Iglesias also warned that inflexible PPP contracts have also led to problems as projects progressed, be they through setbacks or ill-advised concessions.
"I support [PPPs], as long as those contracts are negotiated in a balanced way. What we've seen in the region is a shift from public management to concessions that are not properly negotiated.
"That creates some imbalances in how an airport is administered," said Iglesias.
Iglesias, along with other senior ALTA officials and CEOs from over 20 leading regional airlines, met for the opening of the 11th ALTA Airline Leaders Forum at Atlantis yesterday.
"We are not against public-private partnerships, what we are saying here is that if that's the way that government [goes], make sure that you hire people who are able to negotiate those agreements that leave some leeway to be renegotiated along the way.
"We need some degree of flexibility to be embedded in those agreements, to make sure that they can grow in a very efficient way," he said.
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November 12, 2014
EY has announced that three Bahamians in its Nassau office have passed their exams and qualified as certified public accountants (CPAs). The three are Donillo L. Culmer, Taneisha A. Dean and Karen A. Richardson.
"Qualifying as a CPA is a big step in the career of these outstanding professionals, and speaks to their deep knowledge of accounting principles and practices," said Michele Thompson, EY managing partner. "Passing the CPA exam requires a great deal of focus, tenacity and discipline, so EY is proud to recognize Donillo,Taneisha and Karen, and to have them as part of our team. At EY we are committed to helping our people build their skills and further advance their careers for the betterment of themselves and ultimately, our clients."
Donillo L. Culmer joined EY in August 2014 as a staff accountant. He graduated from Saint Augustine's College in 2008 and holds a bachelor of arts degree in business administration with a concentration in accounting from Morehouse College, as well as a master's degree in business administration from Clark Atlanta University.
Taneisha A. Dean joined EY in July 2013 as a staff accountant. She holds a bachelor of arts degree in accounting from the College of Saint Benedict, Minnesota.
Karen A. Richardson joined EY in July 2013 as a staff accountant. She has more than 11 years of knowledge and experience in commercial banking operations. She holds a bachelor's of business and administration degree in computer information systems and a diploma in accounting from The College of The Bahamas.
EY is a global leader in assurance, tax, transaction and advisory services. The insights and quality services the company delivers helps build trust and confidence in the capital markets and in economies the world over. It develops outstanding leaders who team together to deliver on its promises to all of its stakeholders. In so doing, the company plays a critical role in building a better working world for its people, for its clients and for its communities.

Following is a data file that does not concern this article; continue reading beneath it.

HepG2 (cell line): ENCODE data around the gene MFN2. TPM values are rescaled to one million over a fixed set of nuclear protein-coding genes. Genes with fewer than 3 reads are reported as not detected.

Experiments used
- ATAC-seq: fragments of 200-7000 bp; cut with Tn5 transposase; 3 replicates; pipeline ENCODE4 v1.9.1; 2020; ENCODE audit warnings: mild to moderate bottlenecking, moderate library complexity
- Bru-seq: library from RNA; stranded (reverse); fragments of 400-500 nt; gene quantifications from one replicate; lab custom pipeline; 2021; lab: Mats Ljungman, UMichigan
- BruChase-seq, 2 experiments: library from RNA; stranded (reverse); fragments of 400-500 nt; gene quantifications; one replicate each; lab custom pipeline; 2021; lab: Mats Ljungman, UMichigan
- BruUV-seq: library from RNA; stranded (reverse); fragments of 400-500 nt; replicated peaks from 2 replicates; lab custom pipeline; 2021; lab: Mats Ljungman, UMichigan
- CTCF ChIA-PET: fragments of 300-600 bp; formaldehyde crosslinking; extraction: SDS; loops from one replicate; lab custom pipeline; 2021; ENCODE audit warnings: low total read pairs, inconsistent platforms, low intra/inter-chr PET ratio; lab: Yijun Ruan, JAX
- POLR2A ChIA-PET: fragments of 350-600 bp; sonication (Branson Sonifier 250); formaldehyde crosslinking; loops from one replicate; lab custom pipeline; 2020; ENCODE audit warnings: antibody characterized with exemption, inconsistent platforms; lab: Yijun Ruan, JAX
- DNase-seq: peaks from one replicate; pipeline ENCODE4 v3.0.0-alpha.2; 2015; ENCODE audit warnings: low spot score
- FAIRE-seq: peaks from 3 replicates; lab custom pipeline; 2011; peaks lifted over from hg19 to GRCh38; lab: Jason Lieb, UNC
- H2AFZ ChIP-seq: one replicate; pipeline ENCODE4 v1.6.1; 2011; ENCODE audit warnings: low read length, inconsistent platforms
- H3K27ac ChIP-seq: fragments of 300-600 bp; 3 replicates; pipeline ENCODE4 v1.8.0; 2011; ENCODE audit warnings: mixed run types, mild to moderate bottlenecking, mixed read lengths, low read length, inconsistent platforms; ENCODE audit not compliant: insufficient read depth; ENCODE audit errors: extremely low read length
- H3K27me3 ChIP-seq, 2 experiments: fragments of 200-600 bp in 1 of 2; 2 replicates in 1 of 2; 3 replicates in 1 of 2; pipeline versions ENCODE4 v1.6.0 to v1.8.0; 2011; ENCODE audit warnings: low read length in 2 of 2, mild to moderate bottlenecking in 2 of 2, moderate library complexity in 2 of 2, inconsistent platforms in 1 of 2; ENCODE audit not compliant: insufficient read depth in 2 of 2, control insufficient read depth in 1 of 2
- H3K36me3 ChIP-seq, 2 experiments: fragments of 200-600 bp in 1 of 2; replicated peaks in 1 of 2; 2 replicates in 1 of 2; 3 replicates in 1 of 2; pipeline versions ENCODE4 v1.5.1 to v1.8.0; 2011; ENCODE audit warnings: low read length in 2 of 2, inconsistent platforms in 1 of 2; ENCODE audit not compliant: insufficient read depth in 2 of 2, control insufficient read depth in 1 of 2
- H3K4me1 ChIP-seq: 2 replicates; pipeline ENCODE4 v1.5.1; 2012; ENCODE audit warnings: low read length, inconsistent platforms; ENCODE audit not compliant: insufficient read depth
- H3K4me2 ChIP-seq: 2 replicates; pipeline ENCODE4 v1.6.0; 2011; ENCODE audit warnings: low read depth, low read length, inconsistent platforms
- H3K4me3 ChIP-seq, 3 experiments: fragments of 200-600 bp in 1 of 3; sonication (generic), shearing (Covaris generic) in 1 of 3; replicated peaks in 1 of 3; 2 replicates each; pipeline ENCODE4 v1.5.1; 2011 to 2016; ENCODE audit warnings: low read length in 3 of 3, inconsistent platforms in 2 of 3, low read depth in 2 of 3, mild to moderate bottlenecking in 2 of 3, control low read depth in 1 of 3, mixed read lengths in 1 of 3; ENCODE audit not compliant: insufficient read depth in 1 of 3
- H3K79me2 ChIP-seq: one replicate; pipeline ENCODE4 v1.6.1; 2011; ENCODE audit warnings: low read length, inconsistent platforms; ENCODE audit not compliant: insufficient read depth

For more information about the organization, please visit ey.com.
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November 12, 2014
The Bahamas Telecommunications Company (BTC) aims to eliminate technical bugs in its Internet Protocol (IP) TV service by testing in small communities, like Bimini, before bringing the service to New Providence next year, according to BTC CEO Leon Williams.
Williams reiterated that BTC plans to start testing IPTV in Bimini in two weeks. Speaking at press conference yesterday to give an update on the $65 million upgrade to BTC's networks, Williams said that the service would soon spread to other Family Islands as the company preforms troubleshooting procedures.
"We will start data testing in Bimini. In the next two weeks, we'll deploy in Bimini. Subsequent to Bimini, we will deploy the network in Cat Island and in Andros," said Williams.
IP TV is a system that provides TV services to customers through the Internet, rather than traditional satellite or cable TV formats.
Williams said that BTC aims to eliminate technical bugs by testing in small communities before bringing the service to New Providence next year.
"We will look for the low-hanging fruits in those settlements, for example in Inagua, where there's a small concentration," he said.
However, Williams did not provide a figure on BTC's investment in its IP TV services.
Williams additionally hopes that BTC co-parent company Cable & Wireless Communications' (CWC) recent acquisition of Barbados-based Columbus International will lead to further expertise and synergies that would reduce costs and wait times for BTC's customers.
CWC acquired the telecoms company for $1.9 billion earlier this week.
Williams also touted BTC's recent $65 million upgrade to its network, which includes 107 new 4G LTE sites. Williams stated that the upgrade gives BTC 99 percent coverage throughout the country "for improved roaming experiences".
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November 12, 2014
Buckeye Bahamas (BORCO) and its sister affiliates started the third year of its Petroleum Products and Measurement Program at Bishop Michael Eldon School (BMES) last week. The program aims to educate students on possible careers in the petroleum field, and this year, 26 high school students from BMES were chosen to take the afterschool program.
Headed by Andrew Williams, operations planner at BORCO, and Perez Burrows, a Statoil operator, this eight-week course offers potential young recruits an insight into everything oil-related, mechanical and scientific.